I’ve been using the Stretch Terre Planing hoody almost daily, and almost exclusively, for 18 months. It has proved to be as ideal a windshirt as I can imagine, without falling into hyperbolic hopes concerning future fabrics.
As I detailed in the post last year, my windshirt quest has over the past decade consisted in trying to find something that was light, enough, durable, enough, and provided an excellent mix of breathability and weather protection while also being exceptionally fast drying. This last characteristic being the single most important for backcountry clothing systems. A strong example is the old Rab Zephyr, which was burly and breathable and wore great, but took ages to dry when it really got damp. Even the Alpine Start hoody, class defining in its performance balance, was not ideal when it came to dry times.
Since this pseudo-study I’ve given dry times in field conditions a lot of thought, and a decent amount of experimentation. While in static conditions most windshirts gain, and then loose, moisture weight in a roughly similar manner, the thinner, textured fabric of the STP hoody responds to internal heat significantly quicker than the Alpine Start. My attempts to quantify that have not been consistent, or I’ve failed to either have enough instances or well controlled enough instances to make for significant or even demonstative findings. So you’ll have to take my word for it; the thinner, but marginally heavier (10 grams/meter difference) STP fabric consistently dries faster under field conditions. And because it also moves moisture along a bit better, it gets less wet less easily.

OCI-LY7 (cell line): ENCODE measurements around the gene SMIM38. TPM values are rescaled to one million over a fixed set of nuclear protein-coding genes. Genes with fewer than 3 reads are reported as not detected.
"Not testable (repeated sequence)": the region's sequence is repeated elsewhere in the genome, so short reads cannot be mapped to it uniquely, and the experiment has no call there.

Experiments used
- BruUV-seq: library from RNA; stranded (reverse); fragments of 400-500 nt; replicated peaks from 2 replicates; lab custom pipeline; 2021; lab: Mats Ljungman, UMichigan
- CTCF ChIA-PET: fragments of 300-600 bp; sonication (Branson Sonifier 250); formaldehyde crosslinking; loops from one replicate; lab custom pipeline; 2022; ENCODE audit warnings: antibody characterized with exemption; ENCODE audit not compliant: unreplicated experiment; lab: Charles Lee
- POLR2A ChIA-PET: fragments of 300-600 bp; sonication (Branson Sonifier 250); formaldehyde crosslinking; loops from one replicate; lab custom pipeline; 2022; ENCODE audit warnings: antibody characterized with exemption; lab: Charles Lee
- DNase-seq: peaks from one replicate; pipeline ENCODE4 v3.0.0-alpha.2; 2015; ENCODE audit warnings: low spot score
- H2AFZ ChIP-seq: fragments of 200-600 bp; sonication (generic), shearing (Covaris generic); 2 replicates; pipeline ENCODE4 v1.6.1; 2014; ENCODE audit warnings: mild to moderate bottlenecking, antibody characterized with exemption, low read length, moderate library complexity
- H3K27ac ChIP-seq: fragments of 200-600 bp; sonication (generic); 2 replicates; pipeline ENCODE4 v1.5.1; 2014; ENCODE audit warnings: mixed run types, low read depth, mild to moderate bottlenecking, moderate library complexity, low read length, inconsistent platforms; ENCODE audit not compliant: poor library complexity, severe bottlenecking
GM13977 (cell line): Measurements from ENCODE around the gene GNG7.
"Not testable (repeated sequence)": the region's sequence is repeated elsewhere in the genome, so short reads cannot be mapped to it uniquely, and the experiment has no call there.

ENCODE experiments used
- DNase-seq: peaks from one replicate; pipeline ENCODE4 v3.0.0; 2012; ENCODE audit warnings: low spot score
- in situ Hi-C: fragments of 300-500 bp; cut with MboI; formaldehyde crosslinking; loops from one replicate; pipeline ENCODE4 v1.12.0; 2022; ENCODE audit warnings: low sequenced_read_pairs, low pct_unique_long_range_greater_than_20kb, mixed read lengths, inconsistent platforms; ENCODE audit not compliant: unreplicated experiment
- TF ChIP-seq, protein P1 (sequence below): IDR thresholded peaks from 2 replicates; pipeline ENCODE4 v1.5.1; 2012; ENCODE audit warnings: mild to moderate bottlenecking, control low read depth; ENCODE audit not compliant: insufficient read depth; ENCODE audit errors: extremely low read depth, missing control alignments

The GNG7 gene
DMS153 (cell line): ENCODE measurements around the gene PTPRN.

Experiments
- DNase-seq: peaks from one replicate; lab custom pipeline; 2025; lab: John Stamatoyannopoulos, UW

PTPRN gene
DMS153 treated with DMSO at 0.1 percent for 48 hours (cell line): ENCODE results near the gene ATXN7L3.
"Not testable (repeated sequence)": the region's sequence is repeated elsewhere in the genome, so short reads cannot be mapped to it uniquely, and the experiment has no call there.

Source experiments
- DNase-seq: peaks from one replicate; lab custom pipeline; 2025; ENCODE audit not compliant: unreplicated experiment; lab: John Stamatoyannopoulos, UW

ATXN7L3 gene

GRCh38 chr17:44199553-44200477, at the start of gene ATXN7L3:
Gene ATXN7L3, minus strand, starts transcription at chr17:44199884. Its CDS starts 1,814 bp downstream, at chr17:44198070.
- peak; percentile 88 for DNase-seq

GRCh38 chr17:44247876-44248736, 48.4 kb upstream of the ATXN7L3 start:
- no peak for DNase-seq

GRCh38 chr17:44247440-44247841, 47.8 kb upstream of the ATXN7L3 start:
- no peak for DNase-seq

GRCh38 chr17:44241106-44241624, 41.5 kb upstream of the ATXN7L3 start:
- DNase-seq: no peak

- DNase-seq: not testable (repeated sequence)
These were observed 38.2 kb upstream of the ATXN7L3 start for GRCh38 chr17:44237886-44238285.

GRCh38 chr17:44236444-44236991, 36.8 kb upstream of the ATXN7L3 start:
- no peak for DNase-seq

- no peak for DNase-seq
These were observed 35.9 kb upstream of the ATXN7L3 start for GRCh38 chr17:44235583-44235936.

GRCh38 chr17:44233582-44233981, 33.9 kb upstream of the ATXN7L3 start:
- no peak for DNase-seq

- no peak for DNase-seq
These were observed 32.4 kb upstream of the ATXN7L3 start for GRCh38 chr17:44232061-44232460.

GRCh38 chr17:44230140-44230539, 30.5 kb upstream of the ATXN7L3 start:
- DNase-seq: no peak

Breathable, what I called soft shell windshirts (not just light soft shells) have become commonplace in the past six years or so, with CFM ratings a common talking point. Patagonia has the Houdini, Houdini Air, and Airshed Pro; Rab has a good half dozen jackets and pullovers that would class as windshirts. It’s an immensely functional trend, one that has established itself in the face of the undereducated user complaints of “but it doesn’t even block the wind!” I put this down as a major instance when consumers drove a trend that was practical and somewhat hard for marketing divisions to articulate, especially given that the best of these light, breathable, no lycra fabrics are quite expensive. The key is to look as them as shirts, not jackets, that provide incremental but incisive gains in warmth and functionality and can be left on almost all the time, most importantly, as a breathable part of layering system under a hardshell that both provides a bit of warmth and doesn’t adversely impact moisture transport.
As far as the STP hoody itself goes, I’d change very little. Make a version with a different torso fit and pocket arrangement to be backpacking specific, and change nothing else. I’m glad I have the light-black camo, as oppossed to the current versions. Durability has been excellent, with a few microabrasions on the sleeves from crawling through slot canyons, and no pilling or abrasion from backpack straps. It gets almost daily use year round, which is as economical as it is utilitarian.
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